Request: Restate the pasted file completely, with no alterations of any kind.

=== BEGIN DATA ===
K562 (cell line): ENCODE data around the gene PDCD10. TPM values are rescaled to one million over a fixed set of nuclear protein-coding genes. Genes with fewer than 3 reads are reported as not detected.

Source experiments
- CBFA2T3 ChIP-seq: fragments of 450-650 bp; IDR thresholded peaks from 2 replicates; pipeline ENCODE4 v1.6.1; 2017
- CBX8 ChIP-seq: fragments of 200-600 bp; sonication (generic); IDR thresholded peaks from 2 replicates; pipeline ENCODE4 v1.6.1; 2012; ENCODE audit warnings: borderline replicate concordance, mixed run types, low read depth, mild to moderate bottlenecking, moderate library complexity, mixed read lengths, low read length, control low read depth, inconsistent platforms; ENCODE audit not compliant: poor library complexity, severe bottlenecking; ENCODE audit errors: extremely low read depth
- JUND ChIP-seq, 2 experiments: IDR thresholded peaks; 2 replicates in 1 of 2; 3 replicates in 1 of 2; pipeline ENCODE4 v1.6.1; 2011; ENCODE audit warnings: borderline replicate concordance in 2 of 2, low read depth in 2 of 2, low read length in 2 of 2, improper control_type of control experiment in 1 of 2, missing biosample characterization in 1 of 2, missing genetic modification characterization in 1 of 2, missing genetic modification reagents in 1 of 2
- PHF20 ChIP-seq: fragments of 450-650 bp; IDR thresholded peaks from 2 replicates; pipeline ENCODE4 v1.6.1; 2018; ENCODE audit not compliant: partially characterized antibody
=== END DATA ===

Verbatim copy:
K562 (cell line): ENCODE data around the gene PDCD10. TPM values are rescaled to one million over a fixed set of nuclear protein-coding genes. Genes with fewer than 3 reads are reported as not detected.

Source experiments
- CBFA2T3 ChIP-seq: fragments of 450-650 bp; IDR thresholded peaks from 2 replicates; pipeline ENCODE4 v1.6.1; 2017
- CBX8 ChIP-seq: fragments of 200-600 bp; sonication (generic); IDR thresholded peaks from 2 replicates; pipeline ENCODE4 v1.6.1; 2012; ENCODE audit warnings: borderline replicate concordance, mixed run types, low read depth, mild to moderate bottlenecking, moderate library complexity, mixed read lengths, low read length, control low read depth, inconsistent platforms; ENCODE audit not compliant: poor library complexity, severe bottlenecking; ENCODE audit errors: extremely low read depth
- JUND ChIP-seq, 2 experiments: IDR thresholded peaks; 2 replicates in 1 of 2; 3 replicates in 1 of 2; pipeline ENCODE4 v1.6.1; 2011; ENCODE audit warnings: borderline replicate concordance in 2 of 2, low read depth in 2 of 2, low read length in 2 of 2, improper control_type of control experiment in 1 of 2, missing biosample characterization in 1 of 2, missing genetic modification characterization in 1 of 2, missing genetic modification reagents in 1 of 2
- PHF20 ChIP-seq: fragments of 450-650 bp; IDR thresholded peaks from 2 replicates; pipeline ENCODE4 v1.6.1; 2018; ENCODE audit not compliant: partially characterized antibody